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Celtic rock that reels in the kids
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DAILY NEWS MUSiC
Celtic rock that reels in the kids
Jim Farber

It isn’t easy being a whisky-swigging, pub-rock band loved by kids too young to drink. But that’s the ironic predicament of Flogging Molly, a Celtic-punk group of grownups who often draw a very young crowd. “Because they’re underage, a lot of our fans are as sober as they can be,” guitarist Dennis Casey says.

Luckily, the band’s music proves intoxicating enough. For the last eight years, Molly has been selling a new generation the supercharged mix of jigs. Reels and punk rock patented by the Pogues back in the early ‘80s.

Many bands have taken up the mantle since, from Black 47 to the Dropkick Murphys. But Molly seems to have sustained the largest and most loyal fan base, built mainly through its live show. Sunday night, it’ll headline its biggest concert yet in the city, at the 4,000-capacity Hammerstein Ballroom.

The group’s success presaged current trends in the industry, in which careers grow through indie releases and the power of the live show, rather than mainstream radio play or major-label hype. Besides, says Casey, “no label was interested in us when we started. We had to do it ourselves.”

The group formed in the late ‘90s in an unusual way. Unlike many bands, whose members grow up together or at least meet when they’re young, Molly is a ragtag crew of seven, snatched from different social backgrounds and of divergent ages. Only leader Dave King hails from Ireland. The res come from around the U.S. They arrived individually in L.A., seeking success in the music industry. King formed the group based on their taste and abilities, rather than their demographic or look. Small wonder the members make a rather strange picture, ranging in age from 30 to 47. “When one of the guys was 17, another was being born,” Casey laughs.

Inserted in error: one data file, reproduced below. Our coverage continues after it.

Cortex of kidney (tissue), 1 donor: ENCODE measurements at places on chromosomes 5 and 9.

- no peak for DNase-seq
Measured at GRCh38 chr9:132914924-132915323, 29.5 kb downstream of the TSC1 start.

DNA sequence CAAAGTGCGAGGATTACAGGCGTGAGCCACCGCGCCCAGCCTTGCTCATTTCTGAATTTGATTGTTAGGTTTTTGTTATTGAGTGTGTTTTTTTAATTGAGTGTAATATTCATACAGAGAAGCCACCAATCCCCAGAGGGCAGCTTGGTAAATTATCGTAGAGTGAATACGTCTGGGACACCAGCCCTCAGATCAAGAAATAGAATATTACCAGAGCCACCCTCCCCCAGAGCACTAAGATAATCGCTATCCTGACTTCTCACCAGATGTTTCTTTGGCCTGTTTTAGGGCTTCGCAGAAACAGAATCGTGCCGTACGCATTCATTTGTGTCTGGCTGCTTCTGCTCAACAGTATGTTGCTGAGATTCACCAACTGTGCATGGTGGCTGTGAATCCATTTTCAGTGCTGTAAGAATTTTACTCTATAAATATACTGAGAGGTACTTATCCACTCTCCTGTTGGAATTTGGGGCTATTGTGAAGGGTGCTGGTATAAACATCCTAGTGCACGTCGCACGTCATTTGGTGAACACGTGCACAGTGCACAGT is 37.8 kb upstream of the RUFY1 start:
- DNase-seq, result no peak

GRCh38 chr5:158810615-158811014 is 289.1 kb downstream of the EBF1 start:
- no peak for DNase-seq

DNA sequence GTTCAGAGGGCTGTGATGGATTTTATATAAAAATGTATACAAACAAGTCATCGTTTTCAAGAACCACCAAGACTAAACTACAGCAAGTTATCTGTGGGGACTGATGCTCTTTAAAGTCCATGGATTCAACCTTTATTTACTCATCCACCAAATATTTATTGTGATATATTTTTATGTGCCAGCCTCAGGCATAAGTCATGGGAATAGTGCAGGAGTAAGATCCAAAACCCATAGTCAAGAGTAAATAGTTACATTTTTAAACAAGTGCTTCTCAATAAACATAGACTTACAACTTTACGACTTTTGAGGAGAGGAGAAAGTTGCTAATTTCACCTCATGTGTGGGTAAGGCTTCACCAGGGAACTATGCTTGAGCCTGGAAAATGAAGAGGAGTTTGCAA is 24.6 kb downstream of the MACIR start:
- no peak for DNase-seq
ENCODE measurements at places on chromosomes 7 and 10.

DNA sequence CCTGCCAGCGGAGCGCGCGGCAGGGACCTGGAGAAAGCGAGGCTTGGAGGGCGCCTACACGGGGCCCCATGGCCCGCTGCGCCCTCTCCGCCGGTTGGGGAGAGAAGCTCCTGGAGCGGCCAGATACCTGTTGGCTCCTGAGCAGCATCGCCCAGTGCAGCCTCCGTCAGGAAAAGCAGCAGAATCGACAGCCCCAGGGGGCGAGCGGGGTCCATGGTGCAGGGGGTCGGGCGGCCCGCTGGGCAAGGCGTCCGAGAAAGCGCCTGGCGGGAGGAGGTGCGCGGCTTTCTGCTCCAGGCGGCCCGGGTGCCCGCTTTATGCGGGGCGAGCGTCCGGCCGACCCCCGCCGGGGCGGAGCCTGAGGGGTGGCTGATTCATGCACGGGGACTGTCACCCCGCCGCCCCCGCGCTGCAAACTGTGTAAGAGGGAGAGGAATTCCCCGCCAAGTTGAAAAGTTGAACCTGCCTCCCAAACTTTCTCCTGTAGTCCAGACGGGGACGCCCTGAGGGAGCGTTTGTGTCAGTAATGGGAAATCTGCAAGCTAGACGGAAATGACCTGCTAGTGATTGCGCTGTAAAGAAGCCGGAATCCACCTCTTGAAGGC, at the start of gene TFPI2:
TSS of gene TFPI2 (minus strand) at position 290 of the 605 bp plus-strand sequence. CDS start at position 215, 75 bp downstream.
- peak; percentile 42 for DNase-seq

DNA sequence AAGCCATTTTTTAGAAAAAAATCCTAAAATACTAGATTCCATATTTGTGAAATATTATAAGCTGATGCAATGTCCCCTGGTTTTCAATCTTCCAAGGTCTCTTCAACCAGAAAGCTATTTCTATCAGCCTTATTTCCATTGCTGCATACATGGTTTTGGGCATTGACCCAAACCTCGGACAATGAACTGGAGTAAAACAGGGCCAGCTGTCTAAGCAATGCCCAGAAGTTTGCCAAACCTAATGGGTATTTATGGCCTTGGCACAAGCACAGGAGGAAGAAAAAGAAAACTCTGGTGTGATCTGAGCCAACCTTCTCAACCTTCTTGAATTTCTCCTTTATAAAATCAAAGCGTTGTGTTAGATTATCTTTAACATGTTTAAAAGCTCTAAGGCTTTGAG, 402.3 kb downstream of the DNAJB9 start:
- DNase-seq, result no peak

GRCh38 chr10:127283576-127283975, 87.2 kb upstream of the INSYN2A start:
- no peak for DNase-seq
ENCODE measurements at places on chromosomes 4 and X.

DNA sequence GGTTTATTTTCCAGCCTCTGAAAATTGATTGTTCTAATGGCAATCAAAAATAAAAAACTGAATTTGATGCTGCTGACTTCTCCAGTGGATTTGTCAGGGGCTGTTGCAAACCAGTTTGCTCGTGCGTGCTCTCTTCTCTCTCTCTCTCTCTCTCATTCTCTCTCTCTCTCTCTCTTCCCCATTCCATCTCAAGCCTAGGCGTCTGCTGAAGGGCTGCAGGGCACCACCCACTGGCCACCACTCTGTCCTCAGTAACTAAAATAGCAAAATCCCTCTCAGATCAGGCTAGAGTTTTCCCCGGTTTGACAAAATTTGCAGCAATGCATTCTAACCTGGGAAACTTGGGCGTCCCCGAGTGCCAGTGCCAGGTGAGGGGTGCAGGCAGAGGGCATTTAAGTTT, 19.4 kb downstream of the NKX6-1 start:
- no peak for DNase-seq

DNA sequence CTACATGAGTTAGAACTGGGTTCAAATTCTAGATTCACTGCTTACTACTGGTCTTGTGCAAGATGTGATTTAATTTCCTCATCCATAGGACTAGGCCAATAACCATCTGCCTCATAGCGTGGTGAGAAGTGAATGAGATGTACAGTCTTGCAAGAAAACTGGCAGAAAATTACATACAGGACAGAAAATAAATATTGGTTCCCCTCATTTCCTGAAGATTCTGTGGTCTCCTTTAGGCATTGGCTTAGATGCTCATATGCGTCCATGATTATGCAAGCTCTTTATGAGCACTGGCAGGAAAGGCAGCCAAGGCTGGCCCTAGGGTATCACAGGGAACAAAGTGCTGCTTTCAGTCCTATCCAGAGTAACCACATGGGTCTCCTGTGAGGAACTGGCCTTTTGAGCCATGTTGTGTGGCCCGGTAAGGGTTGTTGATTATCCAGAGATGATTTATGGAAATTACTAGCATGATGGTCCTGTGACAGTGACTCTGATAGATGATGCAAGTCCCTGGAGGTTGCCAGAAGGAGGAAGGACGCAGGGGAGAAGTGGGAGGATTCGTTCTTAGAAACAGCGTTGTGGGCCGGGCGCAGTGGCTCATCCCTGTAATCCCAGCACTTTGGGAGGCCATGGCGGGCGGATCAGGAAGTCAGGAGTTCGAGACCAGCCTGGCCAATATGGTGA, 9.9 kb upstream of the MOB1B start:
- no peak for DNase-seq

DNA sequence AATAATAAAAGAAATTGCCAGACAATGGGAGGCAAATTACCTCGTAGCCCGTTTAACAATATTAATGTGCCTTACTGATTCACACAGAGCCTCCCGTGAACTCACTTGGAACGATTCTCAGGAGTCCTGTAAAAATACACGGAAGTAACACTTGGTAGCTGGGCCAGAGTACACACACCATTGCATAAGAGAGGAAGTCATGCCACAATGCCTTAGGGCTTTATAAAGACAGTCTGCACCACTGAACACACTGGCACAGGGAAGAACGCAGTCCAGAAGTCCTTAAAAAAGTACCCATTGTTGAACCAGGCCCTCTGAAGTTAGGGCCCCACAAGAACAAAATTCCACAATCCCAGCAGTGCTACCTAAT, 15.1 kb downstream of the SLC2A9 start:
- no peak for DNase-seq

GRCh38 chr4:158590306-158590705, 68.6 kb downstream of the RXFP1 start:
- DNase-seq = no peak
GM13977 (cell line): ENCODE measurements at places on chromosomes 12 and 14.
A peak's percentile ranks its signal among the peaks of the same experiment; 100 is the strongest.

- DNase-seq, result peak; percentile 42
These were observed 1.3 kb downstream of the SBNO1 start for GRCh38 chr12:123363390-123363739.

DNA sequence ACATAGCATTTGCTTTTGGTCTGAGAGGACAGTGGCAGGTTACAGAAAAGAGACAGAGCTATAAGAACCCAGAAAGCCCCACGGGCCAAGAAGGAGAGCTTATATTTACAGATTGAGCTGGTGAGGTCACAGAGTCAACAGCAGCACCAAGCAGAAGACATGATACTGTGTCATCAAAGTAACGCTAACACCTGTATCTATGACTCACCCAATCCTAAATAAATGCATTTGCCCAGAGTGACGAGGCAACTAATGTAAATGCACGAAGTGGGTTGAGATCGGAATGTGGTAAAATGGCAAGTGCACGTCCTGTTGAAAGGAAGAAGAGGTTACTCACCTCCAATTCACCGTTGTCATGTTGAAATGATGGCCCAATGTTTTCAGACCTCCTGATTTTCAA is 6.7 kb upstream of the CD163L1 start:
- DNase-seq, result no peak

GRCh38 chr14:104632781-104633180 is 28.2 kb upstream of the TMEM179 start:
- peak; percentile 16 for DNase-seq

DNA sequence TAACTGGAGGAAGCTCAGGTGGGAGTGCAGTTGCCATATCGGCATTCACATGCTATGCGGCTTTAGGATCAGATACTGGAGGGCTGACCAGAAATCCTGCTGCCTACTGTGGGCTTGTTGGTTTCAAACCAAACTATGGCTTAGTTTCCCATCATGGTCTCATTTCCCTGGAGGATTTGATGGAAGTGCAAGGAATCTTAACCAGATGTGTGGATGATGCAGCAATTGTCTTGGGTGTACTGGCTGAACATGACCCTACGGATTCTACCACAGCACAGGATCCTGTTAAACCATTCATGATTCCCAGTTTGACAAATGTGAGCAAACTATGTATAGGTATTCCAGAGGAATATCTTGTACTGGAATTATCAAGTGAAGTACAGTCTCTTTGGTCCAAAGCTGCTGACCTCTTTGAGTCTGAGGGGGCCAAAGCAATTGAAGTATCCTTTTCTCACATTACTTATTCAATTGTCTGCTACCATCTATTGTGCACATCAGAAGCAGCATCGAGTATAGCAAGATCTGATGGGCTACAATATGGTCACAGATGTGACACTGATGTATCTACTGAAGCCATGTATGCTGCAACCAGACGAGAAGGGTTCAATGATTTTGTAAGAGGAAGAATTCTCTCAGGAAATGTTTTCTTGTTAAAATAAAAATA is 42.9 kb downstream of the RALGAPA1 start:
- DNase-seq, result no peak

King’s key idea was to combine players who knew all about tin whistles, fiddles and mandolins with those versed in skateboard culture and slamming electric guitars. They honed the result at an L.A. pub/club called Molly Malone’s, from which they took their name.

A tiny label, Side One Dummy, signed them, releasing their debut CD “Swagger,” in 2000. But they got their biggest boost by appearing for four years running on the Warped Tour, a national festival that caters to teens looking for music that’s superfast all the time. The velocity and punch of the sound helped smooth over the fact that many of the songs dealt with things like Irish workers in the 17th century or U.S. foreign policy.

“We’re all interested in politics,” Casey says. “But Dave writes the lyrics and, having grown up in Ireland, he has a different perspective from an American.” King still writes his lyrics on a typewriter dating from 1916, the year of the great Easter Rising rebellion in Ireland. “He doesn’t know how to use a computer,” Casey says.

Over the course of six studio albums, Molly has gradually garnered more fans closer to the musicians’ own ages. “First, the kids will play our CD, then their parents say, “Finally a band we can agree on,” Casey explains.

The adult presence isn’t without its drawbacks. “They expect you to be completely drunk out of your mind,” the guitarist says. “They always want to give you a shot, which is great. Multiply that by 100, though, and you’ve got a problem.”

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